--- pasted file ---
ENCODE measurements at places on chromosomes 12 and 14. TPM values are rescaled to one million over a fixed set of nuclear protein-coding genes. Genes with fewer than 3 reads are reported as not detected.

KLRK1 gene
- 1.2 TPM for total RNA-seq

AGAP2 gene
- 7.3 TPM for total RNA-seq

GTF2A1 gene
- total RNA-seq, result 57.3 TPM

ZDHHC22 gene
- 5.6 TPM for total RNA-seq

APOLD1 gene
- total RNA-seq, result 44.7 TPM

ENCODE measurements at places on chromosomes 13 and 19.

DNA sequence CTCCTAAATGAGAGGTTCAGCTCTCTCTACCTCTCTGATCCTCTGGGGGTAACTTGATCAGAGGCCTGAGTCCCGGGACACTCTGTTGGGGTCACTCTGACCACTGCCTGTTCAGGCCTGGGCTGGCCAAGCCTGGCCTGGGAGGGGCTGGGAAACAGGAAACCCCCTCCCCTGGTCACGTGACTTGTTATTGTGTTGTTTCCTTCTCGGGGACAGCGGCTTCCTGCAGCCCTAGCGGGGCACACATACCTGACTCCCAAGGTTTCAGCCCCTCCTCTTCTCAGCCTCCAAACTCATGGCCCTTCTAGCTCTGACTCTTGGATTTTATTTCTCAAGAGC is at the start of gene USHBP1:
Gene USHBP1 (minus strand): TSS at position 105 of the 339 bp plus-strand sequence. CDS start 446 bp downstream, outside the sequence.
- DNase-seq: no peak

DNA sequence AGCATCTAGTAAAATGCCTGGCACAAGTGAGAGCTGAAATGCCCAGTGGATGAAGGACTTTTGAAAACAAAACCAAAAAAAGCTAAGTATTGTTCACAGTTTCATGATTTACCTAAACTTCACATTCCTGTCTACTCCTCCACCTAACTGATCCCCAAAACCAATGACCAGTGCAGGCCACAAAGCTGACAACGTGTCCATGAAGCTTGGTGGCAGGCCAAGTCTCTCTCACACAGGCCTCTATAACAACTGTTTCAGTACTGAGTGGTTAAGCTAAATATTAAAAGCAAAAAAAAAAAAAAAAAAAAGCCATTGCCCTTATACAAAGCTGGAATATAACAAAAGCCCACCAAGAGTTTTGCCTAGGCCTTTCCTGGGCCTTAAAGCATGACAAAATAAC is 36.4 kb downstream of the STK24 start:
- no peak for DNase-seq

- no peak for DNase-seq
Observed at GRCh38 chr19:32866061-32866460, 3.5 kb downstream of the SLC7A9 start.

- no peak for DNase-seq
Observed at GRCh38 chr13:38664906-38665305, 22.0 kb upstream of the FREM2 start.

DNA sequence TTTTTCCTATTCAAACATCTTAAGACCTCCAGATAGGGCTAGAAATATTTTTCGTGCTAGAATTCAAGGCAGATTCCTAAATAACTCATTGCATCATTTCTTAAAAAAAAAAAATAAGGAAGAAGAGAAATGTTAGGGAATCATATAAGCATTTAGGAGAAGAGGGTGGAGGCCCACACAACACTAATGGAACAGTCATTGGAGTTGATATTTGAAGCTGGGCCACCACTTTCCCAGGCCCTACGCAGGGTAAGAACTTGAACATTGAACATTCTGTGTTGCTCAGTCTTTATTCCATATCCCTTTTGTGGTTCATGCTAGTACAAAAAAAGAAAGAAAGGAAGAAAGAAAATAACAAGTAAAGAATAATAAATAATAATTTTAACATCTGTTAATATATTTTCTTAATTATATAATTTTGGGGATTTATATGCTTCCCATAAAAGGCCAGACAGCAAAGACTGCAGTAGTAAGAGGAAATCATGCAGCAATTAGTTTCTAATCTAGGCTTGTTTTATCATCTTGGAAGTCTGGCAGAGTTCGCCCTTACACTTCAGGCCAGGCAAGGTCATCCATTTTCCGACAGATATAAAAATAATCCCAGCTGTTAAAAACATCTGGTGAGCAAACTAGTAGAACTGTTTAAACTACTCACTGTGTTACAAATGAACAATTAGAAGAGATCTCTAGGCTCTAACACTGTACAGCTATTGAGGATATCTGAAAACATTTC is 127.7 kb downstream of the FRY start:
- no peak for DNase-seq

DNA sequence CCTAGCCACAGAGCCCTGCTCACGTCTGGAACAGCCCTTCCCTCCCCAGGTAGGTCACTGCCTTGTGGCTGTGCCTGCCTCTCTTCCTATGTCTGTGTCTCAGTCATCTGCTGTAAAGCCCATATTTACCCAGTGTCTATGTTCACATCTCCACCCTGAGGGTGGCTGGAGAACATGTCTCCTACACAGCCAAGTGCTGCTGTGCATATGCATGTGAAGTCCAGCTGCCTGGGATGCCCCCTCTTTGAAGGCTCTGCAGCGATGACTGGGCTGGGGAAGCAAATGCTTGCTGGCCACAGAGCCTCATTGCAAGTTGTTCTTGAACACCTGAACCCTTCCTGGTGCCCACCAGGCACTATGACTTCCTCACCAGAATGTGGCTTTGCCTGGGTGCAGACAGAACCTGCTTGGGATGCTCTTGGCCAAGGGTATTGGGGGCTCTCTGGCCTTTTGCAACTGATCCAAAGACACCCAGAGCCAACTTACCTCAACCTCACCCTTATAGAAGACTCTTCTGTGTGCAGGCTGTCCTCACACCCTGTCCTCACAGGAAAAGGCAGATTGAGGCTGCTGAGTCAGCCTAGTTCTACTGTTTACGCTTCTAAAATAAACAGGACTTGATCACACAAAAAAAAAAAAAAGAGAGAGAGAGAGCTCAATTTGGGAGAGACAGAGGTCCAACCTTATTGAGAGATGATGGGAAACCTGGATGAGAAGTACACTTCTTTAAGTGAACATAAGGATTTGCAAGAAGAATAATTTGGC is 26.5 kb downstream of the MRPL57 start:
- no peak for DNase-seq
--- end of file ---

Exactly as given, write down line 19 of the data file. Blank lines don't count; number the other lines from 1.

Observed at GRCh38 chr19:32866061-32866460, 3.5 kb downstream of the SLC7A9 start.